Reading Comprehension (CTET Paper-I English): Questions 129 - 135 of 294

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Passage

Human Nature

Is it human nature

to desire forbidden fruit,

to hunger for a blossom

so obsessed with passion

that we forget the pain,

which inevitably arises

once we tease ourselves

with the thought of it

or taste a tiny part of it,

and it becomes the predator

eating at us like a carnivore

that saves the head for last

savouring the brain to feed its own

and we, still craving illicit nectar

enjoying the fact that it is devouring us?

Question number: 129 (3 of 6 Based on Passage) Show Passage

» Reading Comprehension » Poetry

MCQ▾

Question

“It becomes the predator” means-

Choices

Choice (4) Response

a.

being strong and positive against any threat

b.

being cautions against outside influences

c.

pursuit of happiness

d.

strong emotions influence us negatively

Question number: 130 (4 of 6 Based on Passage) Show Passage

» Reading Comprehension » Poetry

MCQ▾

Question

“Eating at us like a carnivore” refers to-

Choices

Choice (4) Response

a.

being attacked by a human enemy

b.

being attacked by a wild beast

c.

being eaten up by an unknown entity

d.

exerting a strong influence

Question number: 131 (5 of 6 Based on Passage) Show Passage

» Reading Comprehension » Poetry

MCQ▾

Question

Another word in the poem that suggests ‘forbidden’ is -

Choices

Choice (4) Response

a.

savour

b.

illicit

c.

obsess

d.

crave

Question number: 132 (6 of 6 Based on Passage) Show Passage

» Reading Comprehension » Poetry

MCQ▾

Question

A synonym for the word ‘savouring’ is -

Choices

Choice (4) Response

a.

experiencing

b.

smelling

c.

avoiding

d.

flavouring

Passage

The nightingale, that all day long

Had cheered the village with his song

Not yet at eve his note suspended,

Nor yet when eventide was ended,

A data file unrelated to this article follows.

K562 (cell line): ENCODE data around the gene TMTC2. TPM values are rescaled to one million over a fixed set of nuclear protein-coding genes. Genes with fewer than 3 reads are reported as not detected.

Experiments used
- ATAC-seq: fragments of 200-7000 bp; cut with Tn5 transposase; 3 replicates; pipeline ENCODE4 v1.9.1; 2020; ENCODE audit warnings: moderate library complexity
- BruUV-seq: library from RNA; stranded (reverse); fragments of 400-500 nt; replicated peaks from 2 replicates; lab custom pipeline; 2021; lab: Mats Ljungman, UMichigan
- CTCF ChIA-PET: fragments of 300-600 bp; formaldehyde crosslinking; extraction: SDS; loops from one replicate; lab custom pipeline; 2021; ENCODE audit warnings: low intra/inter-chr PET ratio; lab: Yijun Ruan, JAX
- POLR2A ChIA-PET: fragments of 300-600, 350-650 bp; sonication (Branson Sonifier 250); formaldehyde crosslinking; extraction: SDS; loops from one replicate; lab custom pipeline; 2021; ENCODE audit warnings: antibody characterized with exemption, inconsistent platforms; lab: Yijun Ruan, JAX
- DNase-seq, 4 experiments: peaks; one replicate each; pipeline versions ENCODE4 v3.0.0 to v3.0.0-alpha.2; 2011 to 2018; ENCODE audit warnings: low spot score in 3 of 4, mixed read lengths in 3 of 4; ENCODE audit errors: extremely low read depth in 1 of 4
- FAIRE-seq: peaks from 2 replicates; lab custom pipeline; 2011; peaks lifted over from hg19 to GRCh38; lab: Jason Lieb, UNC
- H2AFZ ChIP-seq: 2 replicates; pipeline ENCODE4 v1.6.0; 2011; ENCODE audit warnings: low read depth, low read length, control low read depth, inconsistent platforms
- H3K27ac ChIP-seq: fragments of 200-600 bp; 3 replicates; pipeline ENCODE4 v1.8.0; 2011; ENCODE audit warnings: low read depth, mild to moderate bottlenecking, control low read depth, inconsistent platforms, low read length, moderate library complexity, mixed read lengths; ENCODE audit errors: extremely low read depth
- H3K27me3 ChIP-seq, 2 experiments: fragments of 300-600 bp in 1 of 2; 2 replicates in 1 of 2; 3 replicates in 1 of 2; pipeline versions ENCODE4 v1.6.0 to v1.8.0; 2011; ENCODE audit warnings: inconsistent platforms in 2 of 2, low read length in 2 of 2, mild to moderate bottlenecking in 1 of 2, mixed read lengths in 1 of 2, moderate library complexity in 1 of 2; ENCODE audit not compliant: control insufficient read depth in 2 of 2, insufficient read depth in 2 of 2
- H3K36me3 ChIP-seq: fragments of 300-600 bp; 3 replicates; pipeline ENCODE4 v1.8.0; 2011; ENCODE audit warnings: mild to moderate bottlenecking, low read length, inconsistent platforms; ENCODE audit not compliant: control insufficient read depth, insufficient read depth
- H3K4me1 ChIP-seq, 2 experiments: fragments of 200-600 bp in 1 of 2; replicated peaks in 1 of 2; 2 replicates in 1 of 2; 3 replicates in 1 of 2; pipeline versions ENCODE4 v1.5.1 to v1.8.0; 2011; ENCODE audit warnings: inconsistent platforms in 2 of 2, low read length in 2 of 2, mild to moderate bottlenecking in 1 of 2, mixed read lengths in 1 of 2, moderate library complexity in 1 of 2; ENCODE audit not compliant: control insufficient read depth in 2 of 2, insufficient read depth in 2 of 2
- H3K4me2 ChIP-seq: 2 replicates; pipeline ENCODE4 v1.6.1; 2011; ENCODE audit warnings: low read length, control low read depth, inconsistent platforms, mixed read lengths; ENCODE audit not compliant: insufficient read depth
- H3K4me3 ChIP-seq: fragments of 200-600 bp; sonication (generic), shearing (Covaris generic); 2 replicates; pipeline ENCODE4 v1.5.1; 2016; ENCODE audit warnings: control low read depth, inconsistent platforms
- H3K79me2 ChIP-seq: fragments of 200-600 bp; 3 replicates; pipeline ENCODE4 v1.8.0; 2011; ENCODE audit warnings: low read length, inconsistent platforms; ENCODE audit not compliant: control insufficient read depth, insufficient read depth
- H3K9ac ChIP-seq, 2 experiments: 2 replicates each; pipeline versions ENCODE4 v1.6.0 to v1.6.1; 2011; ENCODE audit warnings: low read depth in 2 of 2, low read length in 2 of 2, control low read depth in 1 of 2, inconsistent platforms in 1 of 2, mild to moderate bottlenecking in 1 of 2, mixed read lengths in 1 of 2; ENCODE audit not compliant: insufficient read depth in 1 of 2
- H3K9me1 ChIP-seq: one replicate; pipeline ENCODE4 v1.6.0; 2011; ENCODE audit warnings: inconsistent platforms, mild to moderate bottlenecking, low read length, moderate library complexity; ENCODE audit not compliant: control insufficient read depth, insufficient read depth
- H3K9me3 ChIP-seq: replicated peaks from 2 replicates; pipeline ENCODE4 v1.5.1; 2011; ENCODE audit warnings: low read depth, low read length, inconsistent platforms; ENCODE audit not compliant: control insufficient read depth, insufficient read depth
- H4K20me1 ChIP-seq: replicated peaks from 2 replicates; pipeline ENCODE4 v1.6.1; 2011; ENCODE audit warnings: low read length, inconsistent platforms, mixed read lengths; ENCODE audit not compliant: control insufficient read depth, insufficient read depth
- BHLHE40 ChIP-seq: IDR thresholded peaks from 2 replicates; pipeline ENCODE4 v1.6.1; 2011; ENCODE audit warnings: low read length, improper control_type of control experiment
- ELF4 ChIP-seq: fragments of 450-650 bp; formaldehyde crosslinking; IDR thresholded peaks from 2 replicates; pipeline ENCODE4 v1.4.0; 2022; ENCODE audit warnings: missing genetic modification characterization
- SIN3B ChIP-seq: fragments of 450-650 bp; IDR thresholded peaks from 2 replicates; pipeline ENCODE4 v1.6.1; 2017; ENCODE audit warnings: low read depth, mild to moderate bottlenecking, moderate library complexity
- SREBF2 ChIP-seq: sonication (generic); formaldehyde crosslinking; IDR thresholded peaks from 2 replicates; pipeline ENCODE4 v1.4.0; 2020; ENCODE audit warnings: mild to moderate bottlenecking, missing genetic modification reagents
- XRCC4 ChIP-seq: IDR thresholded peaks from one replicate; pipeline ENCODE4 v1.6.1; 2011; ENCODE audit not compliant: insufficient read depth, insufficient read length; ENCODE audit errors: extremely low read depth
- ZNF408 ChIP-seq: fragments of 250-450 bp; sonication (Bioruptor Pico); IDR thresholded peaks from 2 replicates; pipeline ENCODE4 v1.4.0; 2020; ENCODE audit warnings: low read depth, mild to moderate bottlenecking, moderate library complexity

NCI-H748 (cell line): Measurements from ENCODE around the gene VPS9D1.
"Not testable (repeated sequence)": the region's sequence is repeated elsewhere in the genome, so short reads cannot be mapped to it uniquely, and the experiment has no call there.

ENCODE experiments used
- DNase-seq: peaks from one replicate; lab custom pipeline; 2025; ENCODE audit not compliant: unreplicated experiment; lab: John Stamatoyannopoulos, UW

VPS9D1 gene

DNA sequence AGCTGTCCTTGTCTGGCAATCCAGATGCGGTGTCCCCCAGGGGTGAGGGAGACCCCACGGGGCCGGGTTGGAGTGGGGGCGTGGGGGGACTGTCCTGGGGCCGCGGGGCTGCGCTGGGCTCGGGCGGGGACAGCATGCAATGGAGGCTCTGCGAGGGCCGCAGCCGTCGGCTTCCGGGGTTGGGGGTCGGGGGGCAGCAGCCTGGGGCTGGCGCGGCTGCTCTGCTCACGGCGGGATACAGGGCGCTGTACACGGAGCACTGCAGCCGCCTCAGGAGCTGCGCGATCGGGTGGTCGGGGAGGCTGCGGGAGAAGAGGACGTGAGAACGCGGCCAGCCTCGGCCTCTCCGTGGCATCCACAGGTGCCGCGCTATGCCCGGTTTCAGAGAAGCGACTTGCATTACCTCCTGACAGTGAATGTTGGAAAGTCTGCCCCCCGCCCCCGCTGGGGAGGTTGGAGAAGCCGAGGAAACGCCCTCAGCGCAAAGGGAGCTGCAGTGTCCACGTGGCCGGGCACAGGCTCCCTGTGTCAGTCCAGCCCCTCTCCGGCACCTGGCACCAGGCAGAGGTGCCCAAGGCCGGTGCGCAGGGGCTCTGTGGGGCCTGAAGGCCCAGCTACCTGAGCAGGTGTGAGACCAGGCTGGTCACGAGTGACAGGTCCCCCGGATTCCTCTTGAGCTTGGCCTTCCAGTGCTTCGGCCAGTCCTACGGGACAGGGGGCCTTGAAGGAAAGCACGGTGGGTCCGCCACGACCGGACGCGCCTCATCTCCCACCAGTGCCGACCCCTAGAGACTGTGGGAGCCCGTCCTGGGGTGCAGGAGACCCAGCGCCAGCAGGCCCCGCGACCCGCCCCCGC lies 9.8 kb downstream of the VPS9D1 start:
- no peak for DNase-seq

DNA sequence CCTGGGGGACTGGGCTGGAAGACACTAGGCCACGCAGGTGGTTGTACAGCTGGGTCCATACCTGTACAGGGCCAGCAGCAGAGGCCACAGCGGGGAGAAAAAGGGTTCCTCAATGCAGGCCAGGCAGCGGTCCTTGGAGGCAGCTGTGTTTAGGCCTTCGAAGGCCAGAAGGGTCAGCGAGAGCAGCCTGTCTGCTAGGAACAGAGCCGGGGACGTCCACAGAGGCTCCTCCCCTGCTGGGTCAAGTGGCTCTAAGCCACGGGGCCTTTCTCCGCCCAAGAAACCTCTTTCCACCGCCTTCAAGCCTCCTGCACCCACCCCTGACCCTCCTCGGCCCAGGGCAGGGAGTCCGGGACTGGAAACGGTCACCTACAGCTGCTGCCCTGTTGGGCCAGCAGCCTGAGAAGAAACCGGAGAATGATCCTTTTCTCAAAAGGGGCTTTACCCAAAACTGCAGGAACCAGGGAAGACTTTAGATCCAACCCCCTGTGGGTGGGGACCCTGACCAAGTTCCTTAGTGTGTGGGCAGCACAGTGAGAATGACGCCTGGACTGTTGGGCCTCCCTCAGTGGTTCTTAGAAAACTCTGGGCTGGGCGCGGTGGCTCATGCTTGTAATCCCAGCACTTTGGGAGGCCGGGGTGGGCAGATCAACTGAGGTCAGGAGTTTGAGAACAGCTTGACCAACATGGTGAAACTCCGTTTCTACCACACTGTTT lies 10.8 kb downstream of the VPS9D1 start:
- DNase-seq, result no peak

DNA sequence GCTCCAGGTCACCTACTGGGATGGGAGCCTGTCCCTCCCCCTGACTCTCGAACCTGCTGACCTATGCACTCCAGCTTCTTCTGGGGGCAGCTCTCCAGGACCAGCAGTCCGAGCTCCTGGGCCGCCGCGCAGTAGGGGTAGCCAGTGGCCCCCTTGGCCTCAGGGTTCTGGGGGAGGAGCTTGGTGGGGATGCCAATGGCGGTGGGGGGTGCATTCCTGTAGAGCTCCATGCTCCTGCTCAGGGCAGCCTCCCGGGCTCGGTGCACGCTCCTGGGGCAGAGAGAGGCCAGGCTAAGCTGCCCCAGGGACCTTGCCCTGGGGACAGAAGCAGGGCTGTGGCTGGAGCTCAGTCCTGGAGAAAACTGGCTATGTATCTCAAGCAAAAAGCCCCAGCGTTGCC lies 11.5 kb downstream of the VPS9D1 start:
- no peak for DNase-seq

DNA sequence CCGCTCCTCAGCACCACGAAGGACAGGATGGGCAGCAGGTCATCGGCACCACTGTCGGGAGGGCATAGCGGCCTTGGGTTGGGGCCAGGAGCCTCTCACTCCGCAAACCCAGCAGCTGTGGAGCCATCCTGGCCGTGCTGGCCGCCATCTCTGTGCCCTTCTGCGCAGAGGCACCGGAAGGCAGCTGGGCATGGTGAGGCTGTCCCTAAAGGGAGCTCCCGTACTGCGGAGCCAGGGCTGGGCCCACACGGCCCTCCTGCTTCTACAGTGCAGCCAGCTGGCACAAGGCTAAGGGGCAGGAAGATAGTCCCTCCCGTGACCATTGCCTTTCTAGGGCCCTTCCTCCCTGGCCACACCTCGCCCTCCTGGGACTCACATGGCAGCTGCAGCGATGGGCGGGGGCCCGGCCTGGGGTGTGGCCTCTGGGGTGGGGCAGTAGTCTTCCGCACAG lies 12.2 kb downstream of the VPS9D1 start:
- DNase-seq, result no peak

Began to feel, as well he might,

The keen demands of appetite;

When, looking eagerly around,

He spied far off, upon the ground

A something shining in the dark,

And knew the glow worm by his spark;

So, stooping down from hawthorn top,

He thought to put him in his crop

The worm, aware of his intent,

Harangued him thus, right eloquent

‘Did you admire my lamp, ’ quoth he,

‘As much as I your minstrelsy,

You would abhor to do me wrong,

As much as I to spoil your song;

For’twas the self same power divine,

Taught you to sing, and me to shine;

That you with music, I with light,

Might beautify and cheer the night;

The songster heart his short oration

And warbling out his approbation,

Released him as my story tells,

And found a supper somewhere else.

– William Couper

Question number: 133 (1 of 6 Based on Passage) Show Passage

» Reading Comprehension » Poetry

MCQ▾

Question

Suggest a suitable topic for the poem.

Choices

Choice (4) Response

a.

The Nightingale and the Glowworm

b.

The Nightingale’s Tragedy

c.

Power of Divine

d.

Song Versus Light

Question number: 134 (2 of 6 Based on Passage) Show Passage

» Reading Comprehension » Poetry

MCQ▾

Question

Explain, ‘The keen demands of appetite’.

Choices

Choice (4) Response

a.

He thought he could not fulfill his appetite

b.

The nightingale was now hungry

c.

Good appetite is important for singing

d.

He had a very large appetite

Question number: 135 (3 of 6 Based on Passage) Show Passage

» Reading Comprehension » Poetry

MCQ▾

Question

What did the nightingale finally decide?

Choices

Choice (4) Response

a.

To keep singing for the whole night

b.

To make the glowworm his supper

c.

To sit and wait for something else

d.

To find his supper somewhere else

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